Tuesday, February 4, 2014

Read On Wisconsin

Emily from CCBC just posted February's books for Read on Wisconsin.

What do other libraries do with these titles? Do you put the physical book on display? Post on website or facebook? Do you link to your catalog? Do your book clubs read them? Do you Blog about them? Read them yourselves? Recommend them for Reader's Advisory?

I'm curious how others promote or don't promote. Lets be honest. Do you ignore them all together?

Babies, Toddlers and Preschoolers
Baby Bear Sees Blue by Ashley Wolff. Beach Lane / Simon & Schuster, 2012
Small Bunny’s Blue Blanket by Tayana Feeney. Alfred A. Knopf, 2012
“Sleepy Song” by Clare Bevan, p. 92
“Silverly” by Dennis Lee, pp. 94-95
from Here's a Little Poem: A Very First Book of Poetry edited by Jane Yolen and Andrew Fusek Peters. Illustrated by Polly Dunbar. U.S. edition: Candlewick Press 2007.       
Primary (Grades K-2)
Once I Ate a Pie by Patricia Maclachlan and Emily Maclachlan. Illustrated by Katy Schneider. HarperCollins, 2006
Wolf Pie by Brenda Seabrooke. Illustrated by Liz Callen. Clarion, 2010      
Intermediate (Grades 3-5)
Unspoken: A Story from the Underground Railroad by Henry Cole. Scholastic Press, 2012
Chickadee by Louise Erdrich. Harper / HarperCollins, 2012   
Middle School
The Revolution of Evelyn Serrano by Sonia Manzano. Scholastic Press, 2012
High School
Bomb: The Race to Build—and Steal—the World’s Most Dangerous Weapon by Steve Sheinkin. Flash Point / Roaring Brook Press, 2012
Code Name Verity by Elizabeth Wein. Hyperion, 2012

1 comment:

Emily said...

Perfect timing! Read On Wisconsin has a survey out right now to find out this very thing! More importantly, we are hoping to find out from the survey what we can do to make it easier for librarians to use Read On Wisconsin titles. Many, many public librarians have already responded to the survey. (Thank you!) If you haven’t had the opportunity, I encourage you to let us know your ideas and thoughts on Read On Wisconsin. We’ll be studying survey results early March, so there’s still plenty of time to chime in. Also, we’d love to hear from parents and caregivers and we know that youth services librarians have excellent access to this audience. So, please pass on our survey link: http://www.tfaforms.com/309657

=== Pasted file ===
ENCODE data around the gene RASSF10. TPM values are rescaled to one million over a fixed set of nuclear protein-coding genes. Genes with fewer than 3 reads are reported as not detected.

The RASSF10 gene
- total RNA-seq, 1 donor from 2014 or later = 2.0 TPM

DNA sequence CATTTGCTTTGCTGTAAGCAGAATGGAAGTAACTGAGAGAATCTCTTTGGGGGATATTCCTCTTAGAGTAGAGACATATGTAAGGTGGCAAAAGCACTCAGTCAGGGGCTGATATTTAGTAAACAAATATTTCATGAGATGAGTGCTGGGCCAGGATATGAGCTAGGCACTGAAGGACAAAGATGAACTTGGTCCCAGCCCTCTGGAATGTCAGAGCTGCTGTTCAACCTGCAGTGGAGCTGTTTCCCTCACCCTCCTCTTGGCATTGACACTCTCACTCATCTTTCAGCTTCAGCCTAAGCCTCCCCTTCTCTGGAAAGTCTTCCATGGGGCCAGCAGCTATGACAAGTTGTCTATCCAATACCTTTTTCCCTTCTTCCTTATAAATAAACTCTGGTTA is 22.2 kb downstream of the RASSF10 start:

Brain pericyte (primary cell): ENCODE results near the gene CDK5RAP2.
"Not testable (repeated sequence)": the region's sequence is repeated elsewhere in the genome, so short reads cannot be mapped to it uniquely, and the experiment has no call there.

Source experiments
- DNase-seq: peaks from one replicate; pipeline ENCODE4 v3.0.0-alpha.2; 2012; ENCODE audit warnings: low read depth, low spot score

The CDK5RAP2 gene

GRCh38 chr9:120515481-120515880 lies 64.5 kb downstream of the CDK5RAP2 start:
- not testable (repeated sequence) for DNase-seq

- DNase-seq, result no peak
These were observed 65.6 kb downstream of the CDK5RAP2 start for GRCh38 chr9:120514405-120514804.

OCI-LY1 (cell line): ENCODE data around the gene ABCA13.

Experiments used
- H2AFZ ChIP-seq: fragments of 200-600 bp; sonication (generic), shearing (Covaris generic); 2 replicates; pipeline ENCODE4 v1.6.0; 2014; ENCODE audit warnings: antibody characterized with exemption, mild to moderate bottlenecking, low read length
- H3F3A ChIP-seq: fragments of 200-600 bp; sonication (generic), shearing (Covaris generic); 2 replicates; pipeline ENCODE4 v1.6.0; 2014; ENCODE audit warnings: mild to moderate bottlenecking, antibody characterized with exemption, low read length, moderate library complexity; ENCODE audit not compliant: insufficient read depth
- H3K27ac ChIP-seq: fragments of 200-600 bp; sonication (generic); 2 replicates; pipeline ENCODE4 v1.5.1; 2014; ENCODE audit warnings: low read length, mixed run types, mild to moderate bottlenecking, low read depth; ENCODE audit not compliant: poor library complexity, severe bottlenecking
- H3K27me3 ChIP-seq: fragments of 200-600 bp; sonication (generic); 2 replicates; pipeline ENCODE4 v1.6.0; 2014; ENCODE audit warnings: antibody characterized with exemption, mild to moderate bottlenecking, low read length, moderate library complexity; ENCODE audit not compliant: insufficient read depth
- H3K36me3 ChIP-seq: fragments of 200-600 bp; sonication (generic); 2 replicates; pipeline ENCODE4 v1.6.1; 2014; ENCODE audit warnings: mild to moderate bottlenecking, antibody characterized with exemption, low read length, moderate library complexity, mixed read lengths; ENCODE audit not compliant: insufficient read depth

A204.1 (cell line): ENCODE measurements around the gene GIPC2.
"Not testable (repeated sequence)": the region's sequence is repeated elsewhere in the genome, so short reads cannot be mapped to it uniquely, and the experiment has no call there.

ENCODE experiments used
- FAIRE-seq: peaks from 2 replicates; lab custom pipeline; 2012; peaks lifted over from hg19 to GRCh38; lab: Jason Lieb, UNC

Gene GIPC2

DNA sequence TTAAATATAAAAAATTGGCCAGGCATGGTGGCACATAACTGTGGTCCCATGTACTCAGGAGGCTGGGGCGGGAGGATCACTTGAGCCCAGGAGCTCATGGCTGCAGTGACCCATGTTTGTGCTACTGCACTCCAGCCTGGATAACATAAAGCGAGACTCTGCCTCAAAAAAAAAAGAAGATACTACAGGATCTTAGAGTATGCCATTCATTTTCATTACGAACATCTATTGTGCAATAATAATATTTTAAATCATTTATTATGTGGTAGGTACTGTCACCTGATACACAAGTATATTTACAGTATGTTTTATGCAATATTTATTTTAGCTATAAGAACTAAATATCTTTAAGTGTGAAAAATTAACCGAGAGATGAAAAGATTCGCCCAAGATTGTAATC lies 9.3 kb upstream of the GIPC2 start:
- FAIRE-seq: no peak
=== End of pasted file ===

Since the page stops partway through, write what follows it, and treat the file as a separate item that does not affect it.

We’ve started a few trial runs of projects that we hope will help librarians make use of ROW titles. One beginning step, just in its infancy, is our Pinterest account (http://www.pinterest.com/readonwisconsin/) where we’ve pinned the annotations for the Read On Wisconsin January and February titles and a few related items. We hope librarians will now be able to quickly re-pin from us. I’ve noticed a number of librarians start to follow us the past few weeks which makes me think we should expand our pinning. Another example project is our upcoming Twitter chat with Elizabeth Wein, the author of Code Name Verity. Realizing that Code Name verity was both a WEMTA Battle of Books title as well as a Read On Wisconsin High School selection for February, we collaborated with WEMTA to create this opportunity for many students across the state to chat with the author. (If you’re interested or know folks who are, the Elizabeth Wein Twitter chat will be Wednesday, February 12 at 3:00pm, #ROWchat.) Once we know what you all want, we’ll start expanding our offerings. It’s an exciting time at Read On Wisconsin!
We appreciate that the Youth Services Section of WLA is a nominal cosponsor of Read On Wisconsin, and has a representative on the ROW Advisory Committee (currently Sarah Bryce of LaCrosse Public Library), and we are eager to hear from YSS members and others around the state about how we can make ROW of greater interest and use to Wisconsin librarians and teachers.